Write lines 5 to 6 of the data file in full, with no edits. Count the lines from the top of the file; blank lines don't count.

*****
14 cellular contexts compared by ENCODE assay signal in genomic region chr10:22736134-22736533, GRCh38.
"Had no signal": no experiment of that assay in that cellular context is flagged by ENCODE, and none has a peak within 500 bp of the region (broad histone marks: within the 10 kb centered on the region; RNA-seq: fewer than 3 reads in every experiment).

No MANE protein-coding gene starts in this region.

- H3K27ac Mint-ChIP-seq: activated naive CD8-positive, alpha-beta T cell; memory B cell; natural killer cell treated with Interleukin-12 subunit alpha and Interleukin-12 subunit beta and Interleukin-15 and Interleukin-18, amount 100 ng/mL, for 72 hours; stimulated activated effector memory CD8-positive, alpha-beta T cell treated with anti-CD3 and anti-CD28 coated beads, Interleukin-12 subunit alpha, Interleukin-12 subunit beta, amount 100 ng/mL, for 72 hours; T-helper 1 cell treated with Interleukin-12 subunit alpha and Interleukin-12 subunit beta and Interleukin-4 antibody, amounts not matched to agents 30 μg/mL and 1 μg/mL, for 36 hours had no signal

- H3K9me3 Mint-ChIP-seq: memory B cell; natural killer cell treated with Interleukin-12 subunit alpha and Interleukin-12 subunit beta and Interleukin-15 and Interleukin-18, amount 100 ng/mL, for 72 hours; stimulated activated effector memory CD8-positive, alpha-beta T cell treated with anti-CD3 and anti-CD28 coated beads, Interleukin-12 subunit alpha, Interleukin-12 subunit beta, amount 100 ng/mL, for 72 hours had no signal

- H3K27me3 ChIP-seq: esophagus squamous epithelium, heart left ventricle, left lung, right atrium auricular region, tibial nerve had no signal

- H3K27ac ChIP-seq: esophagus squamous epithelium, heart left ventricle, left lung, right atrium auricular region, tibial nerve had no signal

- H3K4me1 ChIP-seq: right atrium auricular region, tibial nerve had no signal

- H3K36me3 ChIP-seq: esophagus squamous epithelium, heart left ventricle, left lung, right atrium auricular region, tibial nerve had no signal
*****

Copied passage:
- H3K9me3 Mint-ChIP-seq: memory B cell; natural killer cell treated with Interleukin-12 subunit alpha and Interleukin-12 subunit beta and Interleukin-15 and Interleukin-18, amount 100 ng/mL, for 72 hours; stimulated activated effector memory CD8-positive, alpha-beta T cell treated with anti-CD3 and anti-CD28 coated beads, Interleukin-12 subunit alpha, Interleukin-12 subunit beta, amount 100 ng/mL, for 72 hours had no signal

- H3K27me3 ChIP-seq: esophagus squamous epithelium, heart left ventricle, left lung, right atrium auricular region, tibial nerve had no signal